These are called lithops... and in ancient Greek that means rock like. And they are, we almost missed them! But, don't touch, because the oil from your hands stunt their growth!
Camelback mountain, was a really vertical hike!! And it was impressive, there were lots of people doing it, but at times we literally had to climb like spider man to get up the trail. The top was worth it though!!
It has been so great lately to hop around from changing climates and regions. Today I was just driving around Georgia with my brother and I was all drooly over azalea bushes.
Thanks for reading, next up: Mississippi wedding, Florida birthday, and Virginia Appalachian trail! xoxo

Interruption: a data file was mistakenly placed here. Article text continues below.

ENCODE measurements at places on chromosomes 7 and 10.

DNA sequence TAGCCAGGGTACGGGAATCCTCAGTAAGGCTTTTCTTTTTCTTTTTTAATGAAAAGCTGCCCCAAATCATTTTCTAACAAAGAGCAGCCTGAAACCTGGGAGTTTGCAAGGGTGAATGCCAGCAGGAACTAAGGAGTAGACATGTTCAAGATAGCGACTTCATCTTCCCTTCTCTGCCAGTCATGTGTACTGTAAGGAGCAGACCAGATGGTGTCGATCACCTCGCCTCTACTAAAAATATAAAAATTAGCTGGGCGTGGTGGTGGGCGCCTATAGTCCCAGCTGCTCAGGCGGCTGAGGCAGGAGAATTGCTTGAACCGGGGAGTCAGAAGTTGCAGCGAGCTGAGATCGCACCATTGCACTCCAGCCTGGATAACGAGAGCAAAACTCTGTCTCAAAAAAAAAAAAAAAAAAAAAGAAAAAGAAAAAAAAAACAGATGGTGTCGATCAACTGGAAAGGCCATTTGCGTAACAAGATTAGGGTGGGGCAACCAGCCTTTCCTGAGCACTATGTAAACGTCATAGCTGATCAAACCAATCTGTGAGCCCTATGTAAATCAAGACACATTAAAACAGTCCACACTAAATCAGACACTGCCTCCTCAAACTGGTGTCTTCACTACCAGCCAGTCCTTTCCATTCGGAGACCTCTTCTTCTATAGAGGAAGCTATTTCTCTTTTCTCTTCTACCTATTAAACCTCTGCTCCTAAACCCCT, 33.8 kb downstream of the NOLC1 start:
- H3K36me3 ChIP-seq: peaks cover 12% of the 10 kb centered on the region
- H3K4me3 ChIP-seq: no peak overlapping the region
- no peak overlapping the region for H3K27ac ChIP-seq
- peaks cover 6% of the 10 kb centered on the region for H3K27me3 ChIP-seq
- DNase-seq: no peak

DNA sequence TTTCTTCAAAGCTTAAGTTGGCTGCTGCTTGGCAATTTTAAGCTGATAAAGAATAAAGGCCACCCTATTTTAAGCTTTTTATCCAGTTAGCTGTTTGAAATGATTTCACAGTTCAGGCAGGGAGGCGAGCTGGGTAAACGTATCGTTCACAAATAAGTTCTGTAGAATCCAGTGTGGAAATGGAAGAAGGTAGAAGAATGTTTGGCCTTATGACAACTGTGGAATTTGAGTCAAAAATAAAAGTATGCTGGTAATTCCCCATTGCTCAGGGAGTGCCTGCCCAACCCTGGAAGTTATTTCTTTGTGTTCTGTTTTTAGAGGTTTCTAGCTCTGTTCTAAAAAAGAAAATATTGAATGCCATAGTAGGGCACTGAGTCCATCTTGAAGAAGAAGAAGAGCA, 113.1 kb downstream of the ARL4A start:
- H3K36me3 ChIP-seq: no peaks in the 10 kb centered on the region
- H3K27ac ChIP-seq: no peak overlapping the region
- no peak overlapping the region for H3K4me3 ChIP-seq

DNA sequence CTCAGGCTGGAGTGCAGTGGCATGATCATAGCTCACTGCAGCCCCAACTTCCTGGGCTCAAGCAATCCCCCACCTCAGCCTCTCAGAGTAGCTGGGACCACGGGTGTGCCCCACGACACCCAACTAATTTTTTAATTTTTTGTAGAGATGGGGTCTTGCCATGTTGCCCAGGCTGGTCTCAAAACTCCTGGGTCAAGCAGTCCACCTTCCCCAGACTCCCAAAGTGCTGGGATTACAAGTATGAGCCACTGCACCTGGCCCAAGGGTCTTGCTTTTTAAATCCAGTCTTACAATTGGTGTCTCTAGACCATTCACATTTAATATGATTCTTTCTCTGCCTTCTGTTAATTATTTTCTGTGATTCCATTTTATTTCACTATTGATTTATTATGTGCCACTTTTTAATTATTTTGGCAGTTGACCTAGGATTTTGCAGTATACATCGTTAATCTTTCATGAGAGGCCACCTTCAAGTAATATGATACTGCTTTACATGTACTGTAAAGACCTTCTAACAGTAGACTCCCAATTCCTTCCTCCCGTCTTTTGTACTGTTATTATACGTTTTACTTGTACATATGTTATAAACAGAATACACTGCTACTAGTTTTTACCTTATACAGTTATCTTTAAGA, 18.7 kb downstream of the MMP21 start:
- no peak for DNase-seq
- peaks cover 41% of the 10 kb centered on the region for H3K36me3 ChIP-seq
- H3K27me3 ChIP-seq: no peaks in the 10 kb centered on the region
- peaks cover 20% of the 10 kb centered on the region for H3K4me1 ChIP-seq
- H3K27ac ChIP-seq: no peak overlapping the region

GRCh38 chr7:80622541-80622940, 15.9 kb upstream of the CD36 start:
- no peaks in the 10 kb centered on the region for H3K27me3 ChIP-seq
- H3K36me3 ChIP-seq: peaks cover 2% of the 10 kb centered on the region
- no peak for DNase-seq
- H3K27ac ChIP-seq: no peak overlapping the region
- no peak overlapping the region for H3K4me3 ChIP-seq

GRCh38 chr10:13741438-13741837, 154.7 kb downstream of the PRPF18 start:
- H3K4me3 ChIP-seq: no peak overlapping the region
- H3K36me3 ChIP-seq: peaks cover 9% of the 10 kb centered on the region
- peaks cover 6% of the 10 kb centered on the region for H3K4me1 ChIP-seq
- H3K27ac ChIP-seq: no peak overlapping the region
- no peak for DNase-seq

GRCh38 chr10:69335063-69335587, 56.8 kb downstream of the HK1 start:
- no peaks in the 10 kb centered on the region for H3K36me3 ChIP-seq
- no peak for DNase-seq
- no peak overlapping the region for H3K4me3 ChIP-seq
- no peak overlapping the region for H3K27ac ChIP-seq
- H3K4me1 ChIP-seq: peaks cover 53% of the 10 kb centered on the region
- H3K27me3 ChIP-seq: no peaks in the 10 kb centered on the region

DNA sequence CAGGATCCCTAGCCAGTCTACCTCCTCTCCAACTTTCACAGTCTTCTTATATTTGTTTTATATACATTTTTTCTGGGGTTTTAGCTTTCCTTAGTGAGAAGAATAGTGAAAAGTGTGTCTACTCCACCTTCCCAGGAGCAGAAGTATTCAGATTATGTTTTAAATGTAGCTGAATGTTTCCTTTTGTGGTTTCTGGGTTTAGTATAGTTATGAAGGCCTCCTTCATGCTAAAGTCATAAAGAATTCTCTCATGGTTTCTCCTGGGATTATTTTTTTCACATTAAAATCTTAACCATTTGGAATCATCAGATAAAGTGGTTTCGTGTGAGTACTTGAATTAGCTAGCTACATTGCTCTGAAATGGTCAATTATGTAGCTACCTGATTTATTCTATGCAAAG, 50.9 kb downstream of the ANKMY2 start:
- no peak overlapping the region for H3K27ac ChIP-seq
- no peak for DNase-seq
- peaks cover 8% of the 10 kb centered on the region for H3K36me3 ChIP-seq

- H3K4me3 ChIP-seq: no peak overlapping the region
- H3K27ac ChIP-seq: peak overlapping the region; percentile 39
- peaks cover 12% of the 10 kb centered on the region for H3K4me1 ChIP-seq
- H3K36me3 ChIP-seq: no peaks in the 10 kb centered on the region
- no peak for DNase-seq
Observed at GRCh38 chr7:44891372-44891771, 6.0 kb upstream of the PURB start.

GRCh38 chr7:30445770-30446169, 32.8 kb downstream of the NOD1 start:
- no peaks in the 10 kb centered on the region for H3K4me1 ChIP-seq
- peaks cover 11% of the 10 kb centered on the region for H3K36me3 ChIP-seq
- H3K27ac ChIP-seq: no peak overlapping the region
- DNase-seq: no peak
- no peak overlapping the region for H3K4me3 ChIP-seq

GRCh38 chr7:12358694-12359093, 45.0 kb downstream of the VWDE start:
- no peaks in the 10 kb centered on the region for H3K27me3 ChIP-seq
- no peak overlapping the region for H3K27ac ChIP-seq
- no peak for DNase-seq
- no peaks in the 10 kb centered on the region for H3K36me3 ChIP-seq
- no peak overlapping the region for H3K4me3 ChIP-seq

Monday, April 26, 2010
My first full day there, Alisha and I awoke early to make our way to the harbor where we met her father, Llewellyn. He took us for a trip on his beautiful trimaran sail boat, where he makes his living chartering folks out to Buck Island National Reef Monument. Llewellyn's business is "green" in the truest, simplest form, and has been for decades. To get aboard the sail boat, we climbed into a little skiff and Alisha's Dad effortlessly and skillfully rowed us out to the trimaran, which relies 100% on the wind and his know how with the sails to get around. I have been on many boats, and a few sails boats, and it just seems beautifully rare that one exists with out a motor (for emergencies?, for convenience?). It was just such a nice treat to sail out of the harbor soundlessly!!